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March 1, 2018

Aegilops tauschii (Tusch's goatgrass/rough-spike hard grass)

Aegilops tauschii, also known as Tausch's goatgrass and rough-spike hard grass. Researchers from the University of California, Davis, supported by the National Science Foundation, will produce a high-quality draft of the genome of Ae. tauschii, one of the three progenitors of bread wheat.

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Bread wheat is one of three pillars on which the global food supply rests. Despite the exceptional importance of wheat, a high-quality draft reference sequence of the wheat genome is not available due primarily to its hybrid origin (polyploidy) and the enormous size of its genome.

To assist the international bread wheat genome sequencing effort, researchers from the University of California, Davis, supported by the National Science Foundation (grant IOS 12-38231), will produce a high-quality draft of the genome of Aegilops tauschii, one of the three progenitors of bread wheat.

The large size and great complexity of the Ae. Tauschii genome necessitates adopting the ordered-clone sequencing strategy for generating a high-quality genome sequence draft. This strategy will involve the sequencing of about 50,000 bacterial artificial chromosome (BAC) clones, harboring large fragments of Ae. Tauschii DNA that have been ordered to represent the contiguous sequence of nucleotides in Ae. Tauschii chromosomal DNA.

Pools of BAC clones will be sequenced with a next-generation DNA sequencing platform and assembled into long contiguous sequences. The correctness of the assembled sequences will be validated with a novel optical nanotechnique. Genes and transposable elements in the assembled sequences will be annotated. In this way, the sequence, location and orientation of all genes and transposable elements in the Ae. Tauschii genome will be determined.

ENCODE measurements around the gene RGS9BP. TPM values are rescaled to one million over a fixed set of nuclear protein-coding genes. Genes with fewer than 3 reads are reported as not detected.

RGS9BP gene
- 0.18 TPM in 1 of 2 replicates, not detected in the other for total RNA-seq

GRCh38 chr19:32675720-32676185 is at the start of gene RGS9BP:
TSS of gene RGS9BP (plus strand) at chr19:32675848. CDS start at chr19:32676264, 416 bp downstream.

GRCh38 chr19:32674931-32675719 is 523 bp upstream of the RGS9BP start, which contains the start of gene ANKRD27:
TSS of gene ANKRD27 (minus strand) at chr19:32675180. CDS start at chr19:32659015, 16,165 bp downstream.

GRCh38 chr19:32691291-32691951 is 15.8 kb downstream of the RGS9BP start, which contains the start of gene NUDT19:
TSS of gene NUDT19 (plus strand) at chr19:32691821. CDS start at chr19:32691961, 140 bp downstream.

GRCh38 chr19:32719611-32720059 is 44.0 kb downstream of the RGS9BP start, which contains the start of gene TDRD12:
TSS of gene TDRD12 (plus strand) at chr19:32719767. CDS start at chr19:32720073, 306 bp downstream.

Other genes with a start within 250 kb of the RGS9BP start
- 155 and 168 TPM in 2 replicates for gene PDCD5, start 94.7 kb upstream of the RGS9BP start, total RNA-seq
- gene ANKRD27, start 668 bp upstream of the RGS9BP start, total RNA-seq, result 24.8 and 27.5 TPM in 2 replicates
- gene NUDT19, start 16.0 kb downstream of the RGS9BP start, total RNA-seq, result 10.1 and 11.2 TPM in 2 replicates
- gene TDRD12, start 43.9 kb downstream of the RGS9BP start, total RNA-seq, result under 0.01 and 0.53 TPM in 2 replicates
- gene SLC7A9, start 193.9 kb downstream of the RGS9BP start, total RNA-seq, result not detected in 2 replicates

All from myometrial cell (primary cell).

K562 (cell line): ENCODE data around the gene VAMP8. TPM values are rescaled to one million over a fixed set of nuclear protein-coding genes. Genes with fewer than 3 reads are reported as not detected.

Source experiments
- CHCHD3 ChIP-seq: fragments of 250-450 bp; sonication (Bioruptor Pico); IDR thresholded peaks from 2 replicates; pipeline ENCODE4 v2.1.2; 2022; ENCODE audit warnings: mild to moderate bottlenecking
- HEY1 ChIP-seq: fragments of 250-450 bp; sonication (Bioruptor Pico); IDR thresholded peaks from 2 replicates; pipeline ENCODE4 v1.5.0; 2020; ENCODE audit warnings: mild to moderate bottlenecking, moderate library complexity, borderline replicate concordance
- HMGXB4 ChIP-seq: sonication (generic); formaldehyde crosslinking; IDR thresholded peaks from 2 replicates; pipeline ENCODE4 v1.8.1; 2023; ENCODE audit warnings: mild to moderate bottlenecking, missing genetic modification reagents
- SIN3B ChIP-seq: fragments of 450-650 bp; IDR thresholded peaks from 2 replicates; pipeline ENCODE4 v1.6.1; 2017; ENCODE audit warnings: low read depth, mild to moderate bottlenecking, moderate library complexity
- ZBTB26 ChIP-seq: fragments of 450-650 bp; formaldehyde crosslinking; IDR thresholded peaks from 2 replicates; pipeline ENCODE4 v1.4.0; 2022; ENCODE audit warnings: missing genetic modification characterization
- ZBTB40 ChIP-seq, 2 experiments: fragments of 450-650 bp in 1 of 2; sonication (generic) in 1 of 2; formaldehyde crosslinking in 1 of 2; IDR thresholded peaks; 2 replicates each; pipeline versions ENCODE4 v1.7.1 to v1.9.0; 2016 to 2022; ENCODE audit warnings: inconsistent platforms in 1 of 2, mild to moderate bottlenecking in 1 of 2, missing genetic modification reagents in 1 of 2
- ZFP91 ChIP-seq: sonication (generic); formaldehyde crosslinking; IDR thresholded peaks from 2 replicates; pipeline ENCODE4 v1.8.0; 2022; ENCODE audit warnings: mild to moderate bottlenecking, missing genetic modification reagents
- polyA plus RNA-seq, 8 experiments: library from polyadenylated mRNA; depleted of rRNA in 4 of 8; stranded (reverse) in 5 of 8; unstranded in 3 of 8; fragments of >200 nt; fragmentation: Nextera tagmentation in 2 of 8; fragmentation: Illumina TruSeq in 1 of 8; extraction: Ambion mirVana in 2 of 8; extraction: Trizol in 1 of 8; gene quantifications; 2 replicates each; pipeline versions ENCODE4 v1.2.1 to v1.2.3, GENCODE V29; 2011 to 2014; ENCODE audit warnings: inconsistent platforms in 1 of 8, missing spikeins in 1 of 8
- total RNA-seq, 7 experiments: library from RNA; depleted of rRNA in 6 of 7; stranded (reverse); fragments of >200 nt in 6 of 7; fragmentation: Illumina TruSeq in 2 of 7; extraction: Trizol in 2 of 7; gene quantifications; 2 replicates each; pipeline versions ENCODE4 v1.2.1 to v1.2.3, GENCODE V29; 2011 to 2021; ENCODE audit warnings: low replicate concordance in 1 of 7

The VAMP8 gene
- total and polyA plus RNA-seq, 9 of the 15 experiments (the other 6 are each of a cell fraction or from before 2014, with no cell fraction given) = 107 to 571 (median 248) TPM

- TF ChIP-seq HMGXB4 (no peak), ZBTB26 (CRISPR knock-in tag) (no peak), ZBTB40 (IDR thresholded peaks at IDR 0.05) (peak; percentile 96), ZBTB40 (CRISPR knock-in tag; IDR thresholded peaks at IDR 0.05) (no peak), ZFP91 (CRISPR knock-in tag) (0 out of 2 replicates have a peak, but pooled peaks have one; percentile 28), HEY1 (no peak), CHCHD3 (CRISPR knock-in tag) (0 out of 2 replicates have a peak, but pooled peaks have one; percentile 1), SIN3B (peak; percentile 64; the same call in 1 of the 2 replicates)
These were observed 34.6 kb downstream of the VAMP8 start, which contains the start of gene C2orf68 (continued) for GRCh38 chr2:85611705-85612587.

Having Ae. Tauschii's genome sequenced will have an impact in predicting the location of genes in wheat and its relatives, thereby facilitating gene discovery and manipulation in these species with the goal of incorporating these genes into wheat by traditional breeding methods or biotechnology. The genome sequence will serve as a reference in analyses of genomic changes that have taken place in the wheat genome since the origin of wheat, providing significant and fundamental contributions to the understanding of grass genome structure and evolution, and accelerating progress in genome sequencing of wheat and its relatives.

The project will also engage the large research community interested in analyzing genes of Ae. Tauschiii in community-based manual gene annotation and graphical compilation of the results in a project database. (Date image taken: 2013; date originally posted to NSF Multimedia Gallery: March 1, 2018)

Credit: Patrick E. McGuire, University of California, Davis

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